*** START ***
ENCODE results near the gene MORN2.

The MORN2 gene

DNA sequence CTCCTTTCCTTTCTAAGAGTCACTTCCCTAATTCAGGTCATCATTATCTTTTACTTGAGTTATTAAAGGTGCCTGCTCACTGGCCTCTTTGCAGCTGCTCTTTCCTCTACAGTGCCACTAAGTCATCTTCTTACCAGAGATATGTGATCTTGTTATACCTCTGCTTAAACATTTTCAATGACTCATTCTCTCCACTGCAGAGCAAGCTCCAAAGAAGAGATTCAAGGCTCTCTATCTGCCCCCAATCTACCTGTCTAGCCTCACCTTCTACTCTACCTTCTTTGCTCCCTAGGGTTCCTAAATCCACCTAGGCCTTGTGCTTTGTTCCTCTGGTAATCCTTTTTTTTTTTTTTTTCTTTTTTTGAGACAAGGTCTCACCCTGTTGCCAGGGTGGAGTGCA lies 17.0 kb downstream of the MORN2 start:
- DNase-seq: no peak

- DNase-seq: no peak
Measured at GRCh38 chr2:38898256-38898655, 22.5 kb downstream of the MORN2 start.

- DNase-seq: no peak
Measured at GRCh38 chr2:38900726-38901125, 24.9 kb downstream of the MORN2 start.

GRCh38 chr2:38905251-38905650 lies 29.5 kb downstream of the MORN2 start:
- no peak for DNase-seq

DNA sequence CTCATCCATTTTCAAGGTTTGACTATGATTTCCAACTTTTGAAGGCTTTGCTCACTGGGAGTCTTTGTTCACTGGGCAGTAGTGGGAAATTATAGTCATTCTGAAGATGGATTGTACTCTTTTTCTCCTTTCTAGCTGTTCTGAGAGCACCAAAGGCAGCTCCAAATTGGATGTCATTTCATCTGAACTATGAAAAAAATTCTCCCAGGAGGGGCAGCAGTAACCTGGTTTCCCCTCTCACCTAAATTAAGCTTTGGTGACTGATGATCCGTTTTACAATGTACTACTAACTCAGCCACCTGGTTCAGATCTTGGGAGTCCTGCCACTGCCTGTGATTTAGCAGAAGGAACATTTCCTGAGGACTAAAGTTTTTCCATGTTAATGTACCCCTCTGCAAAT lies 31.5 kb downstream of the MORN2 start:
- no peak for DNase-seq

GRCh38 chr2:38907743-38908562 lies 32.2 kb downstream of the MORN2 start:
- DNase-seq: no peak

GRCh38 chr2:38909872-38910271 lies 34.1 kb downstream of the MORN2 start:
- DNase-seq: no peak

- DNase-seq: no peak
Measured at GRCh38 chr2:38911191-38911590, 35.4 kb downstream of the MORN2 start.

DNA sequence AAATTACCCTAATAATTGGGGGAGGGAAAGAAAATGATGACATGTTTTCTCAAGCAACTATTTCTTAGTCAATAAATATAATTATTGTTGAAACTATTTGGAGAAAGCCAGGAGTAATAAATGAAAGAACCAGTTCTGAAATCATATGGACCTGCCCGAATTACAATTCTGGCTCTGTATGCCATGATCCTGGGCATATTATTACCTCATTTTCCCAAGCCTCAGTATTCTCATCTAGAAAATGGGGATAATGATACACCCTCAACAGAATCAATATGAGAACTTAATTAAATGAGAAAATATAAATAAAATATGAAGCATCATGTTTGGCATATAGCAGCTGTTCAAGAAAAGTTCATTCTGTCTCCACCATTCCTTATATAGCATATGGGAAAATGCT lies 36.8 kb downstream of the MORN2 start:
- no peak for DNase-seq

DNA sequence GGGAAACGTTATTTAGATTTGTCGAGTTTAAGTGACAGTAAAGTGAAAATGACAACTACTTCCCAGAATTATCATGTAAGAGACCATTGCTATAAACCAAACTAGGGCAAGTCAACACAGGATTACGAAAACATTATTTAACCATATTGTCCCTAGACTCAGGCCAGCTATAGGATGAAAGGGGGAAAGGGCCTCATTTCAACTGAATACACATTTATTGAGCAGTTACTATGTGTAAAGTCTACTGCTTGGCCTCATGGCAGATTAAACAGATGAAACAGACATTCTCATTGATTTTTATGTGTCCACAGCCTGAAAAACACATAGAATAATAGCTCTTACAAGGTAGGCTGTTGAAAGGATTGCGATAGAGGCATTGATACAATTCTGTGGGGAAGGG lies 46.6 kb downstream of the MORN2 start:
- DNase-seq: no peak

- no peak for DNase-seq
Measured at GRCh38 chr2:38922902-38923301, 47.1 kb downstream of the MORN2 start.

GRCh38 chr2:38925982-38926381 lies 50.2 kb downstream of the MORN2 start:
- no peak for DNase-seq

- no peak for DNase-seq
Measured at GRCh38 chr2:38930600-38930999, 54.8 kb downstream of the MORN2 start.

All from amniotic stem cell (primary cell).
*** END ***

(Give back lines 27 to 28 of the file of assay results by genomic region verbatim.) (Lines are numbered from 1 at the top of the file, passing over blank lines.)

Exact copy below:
- no peak for DNase-seq
Measured at GRCh38 chr2:38930600-38930999, 54.8 kb downstream of the MORN2 start.